• An FI was approached us to help them innovate on P2P payments. Building on their initial thinking, we designed and developed a proximity payments prototype. The prototype aims to make paying friends a simple and delightful interaction.

Loyalty

Recognizing the value of acquiring and keeping lifelong customers, banks have long been in the loyalty game. They’ve made key partnerships, primarily with airlines, to create extra value for their customers. Trouble is, not all customers want frequent flyer miles. As a result, savvy FIs are thinking outside the airplane when it comes to developing loyalty initiatives. They are building offerings based on actual data rather than conjecture. These offerings might come in the form of tiered member status, cash-back, flexible points that can be put toward a variety of rewards, or any combo of these.

Additionally, FIs must keep a close eye on the Millennial consumer who is far more likely to shop around for the services that suit them and their lifestyles. In fact, 1 in 3 Millennials are open to switching banks in the next 90 days, with 53% believing their current banks offer no points of differentiation (Scratch Media, 2014). In other words, frequent flyer miles alone won’t cut it for this generation. FIs have an opportunity to step up and be different. What does this mean? It could be augmenting existing services with a layer of personalization, such as how one’s personal expenditures compare to a larger peer group. It might be integrating with any number of the in-market wearables to increase security and convenience. It might be offering a deeper picture of financial health, with steps on how consumers can proactively change behaviours to improve it. In other words, create services that are unique and valuable, and watch the customers come to you. And, because Millennials are far tighter with a buck than their parents, ensure these services are economical.

CRM

Consumers expect personalization across all channels, whether that be digitally, face-to-face, or over the phone. With access to valuable consumer data, financial institutions are uniquely positioned to offer such personalized service. They can use data to create peerless services, attracting new customers and deepening relationships with existing customers in the process. The challenges many face, however, are two-fold: 1) How to parse existing data into meaningful, actionable insights 2) How to acquire social data in order to create richer customer profiles, so that they may offer the right services to the right customers. This means that rather than guessing that Customer 1 is shopping around for a mortgage, financial institutions can know.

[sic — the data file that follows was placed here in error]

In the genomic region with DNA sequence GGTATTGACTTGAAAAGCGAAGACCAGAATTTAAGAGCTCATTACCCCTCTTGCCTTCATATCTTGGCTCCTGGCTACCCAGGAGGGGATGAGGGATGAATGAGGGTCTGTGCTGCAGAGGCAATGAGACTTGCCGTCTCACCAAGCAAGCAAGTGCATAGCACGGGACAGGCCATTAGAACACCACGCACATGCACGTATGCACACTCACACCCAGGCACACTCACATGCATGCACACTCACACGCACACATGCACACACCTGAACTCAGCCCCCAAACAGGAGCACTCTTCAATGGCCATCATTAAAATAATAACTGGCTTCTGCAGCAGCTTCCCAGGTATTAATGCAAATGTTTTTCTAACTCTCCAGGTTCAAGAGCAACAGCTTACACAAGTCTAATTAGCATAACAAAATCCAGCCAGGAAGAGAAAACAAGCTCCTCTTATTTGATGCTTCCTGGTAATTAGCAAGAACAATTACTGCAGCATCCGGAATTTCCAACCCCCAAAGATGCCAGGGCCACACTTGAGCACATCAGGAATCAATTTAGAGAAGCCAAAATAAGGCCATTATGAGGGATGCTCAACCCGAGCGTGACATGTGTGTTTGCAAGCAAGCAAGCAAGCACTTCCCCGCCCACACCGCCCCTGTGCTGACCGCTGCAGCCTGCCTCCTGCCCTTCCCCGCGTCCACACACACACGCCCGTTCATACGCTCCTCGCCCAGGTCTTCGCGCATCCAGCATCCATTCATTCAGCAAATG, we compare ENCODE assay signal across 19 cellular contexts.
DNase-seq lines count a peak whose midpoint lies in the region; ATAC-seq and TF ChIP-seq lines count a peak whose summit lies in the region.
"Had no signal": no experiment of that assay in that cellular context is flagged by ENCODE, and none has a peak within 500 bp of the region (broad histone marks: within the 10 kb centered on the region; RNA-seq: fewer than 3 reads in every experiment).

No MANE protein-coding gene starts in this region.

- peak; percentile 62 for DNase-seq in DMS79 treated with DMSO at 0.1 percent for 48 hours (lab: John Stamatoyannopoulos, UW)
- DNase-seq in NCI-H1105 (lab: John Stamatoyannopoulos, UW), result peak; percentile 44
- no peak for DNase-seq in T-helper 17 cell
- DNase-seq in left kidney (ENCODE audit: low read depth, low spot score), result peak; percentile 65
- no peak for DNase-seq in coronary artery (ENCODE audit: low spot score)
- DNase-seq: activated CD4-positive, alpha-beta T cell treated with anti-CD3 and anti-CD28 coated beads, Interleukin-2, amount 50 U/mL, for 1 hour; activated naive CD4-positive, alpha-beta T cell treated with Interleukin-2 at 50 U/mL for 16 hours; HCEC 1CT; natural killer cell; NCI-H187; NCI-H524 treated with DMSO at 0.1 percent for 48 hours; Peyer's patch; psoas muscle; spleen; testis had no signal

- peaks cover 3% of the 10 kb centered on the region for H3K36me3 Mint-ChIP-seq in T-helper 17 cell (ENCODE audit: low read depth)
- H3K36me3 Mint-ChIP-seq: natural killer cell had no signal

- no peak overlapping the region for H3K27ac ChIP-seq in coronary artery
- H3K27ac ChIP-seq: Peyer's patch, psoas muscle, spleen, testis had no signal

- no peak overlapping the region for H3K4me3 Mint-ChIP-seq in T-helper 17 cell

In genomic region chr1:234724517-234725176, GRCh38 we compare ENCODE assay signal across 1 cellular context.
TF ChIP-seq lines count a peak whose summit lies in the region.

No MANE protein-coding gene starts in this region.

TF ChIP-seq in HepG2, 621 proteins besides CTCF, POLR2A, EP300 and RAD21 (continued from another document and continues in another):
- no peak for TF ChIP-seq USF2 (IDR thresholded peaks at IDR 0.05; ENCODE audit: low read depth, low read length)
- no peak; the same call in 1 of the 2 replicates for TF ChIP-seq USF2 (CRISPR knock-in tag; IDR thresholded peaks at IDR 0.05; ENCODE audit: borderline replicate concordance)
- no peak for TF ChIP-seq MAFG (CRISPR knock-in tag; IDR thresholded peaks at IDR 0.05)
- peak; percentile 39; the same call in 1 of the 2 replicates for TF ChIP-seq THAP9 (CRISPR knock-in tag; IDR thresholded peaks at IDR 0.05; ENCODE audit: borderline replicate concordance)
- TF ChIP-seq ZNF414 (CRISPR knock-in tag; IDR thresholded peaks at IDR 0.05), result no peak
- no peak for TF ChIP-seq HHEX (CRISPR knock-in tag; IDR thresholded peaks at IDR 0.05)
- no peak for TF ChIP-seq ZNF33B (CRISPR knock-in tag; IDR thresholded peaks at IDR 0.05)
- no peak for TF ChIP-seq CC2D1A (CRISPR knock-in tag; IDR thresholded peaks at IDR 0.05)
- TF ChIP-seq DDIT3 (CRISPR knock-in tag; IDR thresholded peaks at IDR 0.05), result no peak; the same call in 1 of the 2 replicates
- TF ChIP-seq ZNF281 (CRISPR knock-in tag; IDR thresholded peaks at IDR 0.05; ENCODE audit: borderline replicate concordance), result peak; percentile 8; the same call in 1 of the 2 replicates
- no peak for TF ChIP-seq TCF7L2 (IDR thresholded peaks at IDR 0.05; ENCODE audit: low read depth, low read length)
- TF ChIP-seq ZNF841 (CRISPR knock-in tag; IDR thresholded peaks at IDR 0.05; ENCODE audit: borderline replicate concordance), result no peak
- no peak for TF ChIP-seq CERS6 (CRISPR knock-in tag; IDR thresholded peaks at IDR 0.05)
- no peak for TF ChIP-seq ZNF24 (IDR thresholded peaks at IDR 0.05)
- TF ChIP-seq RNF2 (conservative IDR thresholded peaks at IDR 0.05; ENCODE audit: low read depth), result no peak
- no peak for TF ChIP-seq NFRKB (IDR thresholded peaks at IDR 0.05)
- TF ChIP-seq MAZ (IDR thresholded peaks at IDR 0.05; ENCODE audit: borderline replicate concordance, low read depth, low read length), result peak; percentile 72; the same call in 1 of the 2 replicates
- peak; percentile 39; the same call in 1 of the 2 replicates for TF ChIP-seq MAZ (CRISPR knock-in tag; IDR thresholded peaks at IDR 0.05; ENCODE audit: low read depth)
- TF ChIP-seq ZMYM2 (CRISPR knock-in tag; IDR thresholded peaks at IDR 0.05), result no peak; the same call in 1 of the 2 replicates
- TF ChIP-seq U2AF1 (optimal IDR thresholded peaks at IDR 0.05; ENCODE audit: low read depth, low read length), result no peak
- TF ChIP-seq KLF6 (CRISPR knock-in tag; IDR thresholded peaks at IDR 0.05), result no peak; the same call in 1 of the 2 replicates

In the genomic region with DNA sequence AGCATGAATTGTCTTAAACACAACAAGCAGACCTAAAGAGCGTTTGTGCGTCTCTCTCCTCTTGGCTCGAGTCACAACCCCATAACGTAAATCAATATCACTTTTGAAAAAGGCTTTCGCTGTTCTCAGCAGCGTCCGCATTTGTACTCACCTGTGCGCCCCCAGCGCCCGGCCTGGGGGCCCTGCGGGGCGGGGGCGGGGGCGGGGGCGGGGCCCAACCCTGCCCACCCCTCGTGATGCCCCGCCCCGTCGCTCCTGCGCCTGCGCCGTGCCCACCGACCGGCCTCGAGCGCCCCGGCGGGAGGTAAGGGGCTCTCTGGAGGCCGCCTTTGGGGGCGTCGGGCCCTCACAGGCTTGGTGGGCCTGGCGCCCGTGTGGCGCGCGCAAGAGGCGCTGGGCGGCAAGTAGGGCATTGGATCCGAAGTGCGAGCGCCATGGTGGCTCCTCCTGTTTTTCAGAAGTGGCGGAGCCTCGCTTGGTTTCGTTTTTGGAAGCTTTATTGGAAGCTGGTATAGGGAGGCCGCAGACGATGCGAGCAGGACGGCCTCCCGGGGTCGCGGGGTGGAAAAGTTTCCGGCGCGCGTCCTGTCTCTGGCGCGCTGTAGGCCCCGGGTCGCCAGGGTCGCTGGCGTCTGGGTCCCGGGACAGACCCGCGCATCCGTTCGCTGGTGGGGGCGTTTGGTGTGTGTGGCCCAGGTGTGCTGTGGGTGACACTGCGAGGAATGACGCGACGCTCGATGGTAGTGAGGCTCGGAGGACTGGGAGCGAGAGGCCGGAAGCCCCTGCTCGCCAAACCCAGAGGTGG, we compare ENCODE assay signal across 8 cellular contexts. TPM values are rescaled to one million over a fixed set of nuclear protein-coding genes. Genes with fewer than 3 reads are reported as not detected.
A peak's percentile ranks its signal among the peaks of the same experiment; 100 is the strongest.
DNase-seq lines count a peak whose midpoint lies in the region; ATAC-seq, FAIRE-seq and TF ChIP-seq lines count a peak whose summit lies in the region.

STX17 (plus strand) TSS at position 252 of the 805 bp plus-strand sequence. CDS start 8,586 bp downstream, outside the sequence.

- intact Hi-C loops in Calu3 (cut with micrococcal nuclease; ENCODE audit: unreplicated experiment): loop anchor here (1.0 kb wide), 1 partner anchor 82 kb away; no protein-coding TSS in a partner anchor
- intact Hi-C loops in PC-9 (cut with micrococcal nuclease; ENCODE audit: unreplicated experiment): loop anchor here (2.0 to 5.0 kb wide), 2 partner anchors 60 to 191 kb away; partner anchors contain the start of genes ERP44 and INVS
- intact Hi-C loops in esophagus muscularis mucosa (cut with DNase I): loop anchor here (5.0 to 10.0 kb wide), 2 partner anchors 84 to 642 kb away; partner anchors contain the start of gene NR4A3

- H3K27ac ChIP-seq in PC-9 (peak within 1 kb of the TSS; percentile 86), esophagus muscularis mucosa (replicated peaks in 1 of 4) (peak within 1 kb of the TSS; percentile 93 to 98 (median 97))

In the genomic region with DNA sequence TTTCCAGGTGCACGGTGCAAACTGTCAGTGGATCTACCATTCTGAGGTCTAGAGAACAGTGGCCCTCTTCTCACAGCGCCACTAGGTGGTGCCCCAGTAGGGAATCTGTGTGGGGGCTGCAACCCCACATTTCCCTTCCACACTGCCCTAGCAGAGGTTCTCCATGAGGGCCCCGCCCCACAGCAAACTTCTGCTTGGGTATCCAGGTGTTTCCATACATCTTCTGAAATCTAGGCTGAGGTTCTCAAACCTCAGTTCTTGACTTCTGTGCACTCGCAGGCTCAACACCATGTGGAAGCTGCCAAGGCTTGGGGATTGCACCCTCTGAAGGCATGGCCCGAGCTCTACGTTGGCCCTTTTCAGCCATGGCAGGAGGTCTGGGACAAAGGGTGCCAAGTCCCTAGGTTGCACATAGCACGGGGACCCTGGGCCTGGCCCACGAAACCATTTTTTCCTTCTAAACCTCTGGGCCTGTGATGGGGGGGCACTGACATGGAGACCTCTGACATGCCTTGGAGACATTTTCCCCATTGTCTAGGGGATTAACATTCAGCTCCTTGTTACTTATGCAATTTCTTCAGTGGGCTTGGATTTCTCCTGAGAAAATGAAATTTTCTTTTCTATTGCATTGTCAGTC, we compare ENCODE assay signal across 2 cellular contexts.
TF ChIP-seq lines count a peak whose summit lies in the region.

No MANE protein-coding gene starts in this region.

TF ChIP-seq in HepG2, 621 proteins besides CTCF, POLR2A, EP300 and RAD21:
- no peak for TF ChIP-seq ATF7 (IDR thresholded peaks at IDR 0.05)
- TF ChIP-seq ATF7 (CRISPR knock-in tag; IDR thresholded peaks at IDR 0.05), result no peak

Instant access to information is just one part of the new banking paradigm; the other involves  empowering consumers with the knowledge of how they can benefit from instant action. Mobile technologies, including wearables, phones, tablets, and connected cars, give us access to the current state, historical data, and predicted future state of consumers’ physical location, environment (work home, park, mall), context of the environment (metadata and discoverable data such as businesses, other people present, history, etc), and even their behavioural or psychological state.

The digital bank of the future knows there is tremendous opportunity to leverage this access and understanding to help consumers make real time valuable and intelligent decisions regarding their financial life, deepening the consumer-FI relationship in the process.

Examples of Our Work

  • We were engaged by an FI to provide the technical strategy, design, and backend integration to enable P2P payments through a major social network. The app has driven additional traffic and new users to the FI’s mobile application, which was a primary goal, positioning them as an innovation leader in the personal banking space.
  • An FI approached us to help them innovate on P2P payments. Building on their initial thinking, we designed and developed a proximity payments prototype. The prototype aims to make paying friends a simple and delightful interaction.
  • We are helping several FIs use social data to get a richer picture of their current and potential customers. Using this data, they are able to target their services and offers more efficiently.

Sources

  1. “The Digital Disruption in Banking.” Accenture. April 29, 2014.
  2. “Digital Banking – Mobile and Beyond.”Juniper Research. July 8, 2014
  3. Roemelle, Brian. “Why is the Starbucks Mobile Payment App So Successful?” Forbes.com. June 13, 2014
  4. Ashford, Kate. “Why Millennials Are Rejecting Credit Cards.” Forbes.com, 9 Sep, 2014
  5. “Average Debt for 2013 Grads Tops $30k in 6 States; Only 1Below $20k.” Project on Student Debt. November 13, 2014
  6. “The Millennial Disruption Index.” Scratch Media. 2014